A Teacher's Day

The day in the life of an inner city large urban school district teacher after the high stakes testing ends and there is still three more months left before summer vacation.

Name:
Location: Chicago, Illinois, United States

I have taught school for over thirty years always in the inner city and for the most part always upper grade students. I have two children and I have been married for twenty years.

Tuesday, October 17, 2006

HELP!!!

So it happens. You think of something aloud and it comes true. So far I have not had to send a single child out of the classroom until yesterday. Friday morning I wrote about how nice my class is and then I had to make a negative home visit. Monday morning I wrote about the bully from Friday and the bully acts up in class. So everything comes to pass.

We no longer have a special needs department for upper grade students. We have inclusion. (For those of you who do not know what this means, inclusion is when special need students are placed full time in regular education classrooms with some kind of support.) I wrote the Least Restricted Environment Grant for my school, so I feel I should be able to model an inclusive classroom. Some of the time it’s too hard.

I have been trying to teach my students to ignore negative behavior. Too often negative behavior is the only behavior that gets certain children’s attention. I remember a student from long ago who always got a dollar when he was bad. After awhile, no teacher wanted to call his mother for a conference. I asked him once, “If you get a dollar for being bad, don’t you think you’d get a much bigger award for being good?” He told me it didn’t matter. Being bad always worked. Why ruin a good thing. The postscript to that tale is he is in jail for life as is his sister and mother. What did he do? A few murders. The sister and mother? Just about everything else.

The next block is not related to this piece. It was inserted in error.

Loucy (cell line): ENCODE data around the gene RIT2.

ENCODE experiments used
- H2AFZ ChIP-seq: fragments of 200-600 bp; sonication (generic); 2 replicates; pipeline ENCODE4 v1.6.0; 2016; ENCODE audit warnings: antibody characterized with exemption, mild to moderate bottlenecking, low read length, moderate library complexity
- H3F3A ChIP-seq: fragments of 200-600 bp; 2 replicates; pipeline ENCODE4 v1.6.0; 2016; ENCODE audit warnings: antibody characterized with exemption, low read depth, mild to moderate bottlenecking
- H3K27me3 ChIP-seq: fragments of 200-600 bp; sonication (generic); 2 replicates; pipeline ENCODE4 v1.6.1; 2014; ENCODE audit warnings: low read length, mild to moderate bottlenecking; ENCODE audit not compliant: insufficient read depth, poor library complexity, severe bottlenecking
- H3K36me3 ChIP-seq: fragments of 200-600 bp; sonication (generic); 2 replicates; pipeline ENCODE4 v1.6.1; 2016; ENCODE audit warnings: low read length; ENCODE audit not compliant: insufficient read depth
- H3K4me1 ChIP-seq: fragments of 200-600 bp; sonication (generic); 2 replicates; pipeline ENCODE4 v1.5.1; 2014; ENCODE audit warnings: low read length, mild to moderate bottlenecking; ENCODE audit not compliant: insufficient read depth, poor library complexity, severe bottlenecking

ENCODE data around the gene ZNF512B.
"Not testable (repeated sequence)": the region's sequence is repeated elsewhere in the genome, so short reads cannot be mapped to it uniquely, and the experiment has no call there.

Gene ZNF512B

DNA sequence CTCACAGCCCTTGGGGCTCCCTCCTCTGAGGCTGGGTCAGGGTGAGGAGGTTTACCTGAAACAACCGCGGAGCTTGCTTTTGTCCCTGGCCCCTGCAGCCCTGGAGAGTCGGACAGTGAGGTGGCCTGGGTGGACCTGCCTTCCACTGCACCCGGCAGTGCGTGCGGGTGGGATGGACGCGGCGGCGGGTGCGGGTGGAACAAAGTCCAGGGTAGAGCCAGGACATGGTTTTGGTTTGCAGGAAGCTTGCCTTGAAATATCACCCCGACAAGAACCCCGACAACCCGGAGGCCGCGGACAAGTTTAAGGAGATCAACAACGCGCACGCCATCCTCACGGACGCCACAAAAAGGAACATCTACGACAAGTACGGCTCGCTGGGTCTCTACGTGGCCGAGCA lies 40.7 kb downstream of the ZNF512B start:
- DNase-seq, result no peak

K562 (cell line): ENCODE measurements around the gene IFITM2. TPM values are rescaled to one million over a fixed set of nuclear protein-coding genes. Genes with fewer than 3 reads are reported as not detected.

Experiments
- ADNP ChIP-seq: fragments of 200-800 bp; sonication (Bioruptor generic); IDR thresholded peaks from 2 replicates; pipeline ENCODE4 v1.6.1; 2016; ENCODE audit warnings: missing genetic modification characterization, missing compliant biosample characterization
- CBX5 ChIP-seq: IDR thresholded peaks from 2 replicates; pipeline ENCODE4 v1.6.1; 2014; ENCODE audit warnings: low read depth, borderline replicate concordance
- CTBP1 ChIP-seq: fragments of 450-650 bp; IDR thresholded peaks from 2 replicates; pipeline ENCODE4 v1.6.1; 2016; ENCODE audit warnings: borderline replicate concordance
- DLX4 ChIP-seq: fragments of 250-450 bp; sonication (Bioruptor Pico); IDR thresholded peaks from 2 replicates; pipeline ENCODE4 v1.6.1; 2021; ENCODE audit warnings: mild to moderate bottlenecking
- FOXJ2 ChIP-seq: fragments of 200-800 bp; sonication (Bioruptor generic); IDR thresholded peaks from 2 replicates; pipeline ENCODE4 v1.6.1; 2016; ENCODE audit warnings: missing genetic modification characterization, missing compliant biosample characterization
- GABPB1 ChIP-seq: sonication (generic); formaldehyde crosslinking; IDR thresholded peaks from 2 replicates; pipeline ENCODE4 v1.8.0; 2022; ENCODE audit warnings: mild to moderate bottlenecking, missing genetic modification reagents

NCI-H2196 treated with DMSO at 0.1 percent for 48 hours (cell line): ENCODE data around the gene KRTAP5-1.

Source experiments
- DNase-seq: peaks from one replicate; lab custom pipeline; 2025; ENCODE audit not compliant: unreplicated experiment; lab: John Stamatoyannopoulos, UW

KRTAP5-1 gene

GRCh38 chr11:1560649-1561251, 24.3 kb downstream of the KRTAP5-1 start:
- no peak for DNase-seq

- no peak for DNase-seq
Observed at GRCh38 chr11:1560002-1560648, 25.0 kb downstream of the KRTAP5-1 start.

Anyway one of my students could not ignore the negative behavior and this set one of her classmates into a cursing fit. It wasn’t that the classmate wouldn’t stop. It appeared that he couldn’t stop. So I asked another student to get security and security came and took him out. (In the afternoon, the child was much better behaved, but that may be because we were dissecting sheep eyeballs.)

At lunch I went to check my mail and there was a kindergartner having a full weight temper tantrum—kicking and crying and waving his arms all over the place. The principal asked if I could calm him down, and I succeeded for over a half hour, but then he went back to wanting to have his own way which included running out of my classroom—yes, we were back in my room by this time—and causing all kinds of confusion. When his mother came to pick him up an hour later—after I recruited two adult volunteers to help me with him, the child’s older brother and one nurturing student—we escorted him downstairs to the office (and he was very reluctant—trying to run the other way, etc.) to where his mother waited, belt in hand, wanting to know where she could find the nearest bathroom with a door that locked.

So how did I end my day? I walked one of my students home—for good news. The man who answered the door was one of my former students. I told him how will his sister was doing in school and he broke into a smile as large as his face.

All in all not a bad end to a day.

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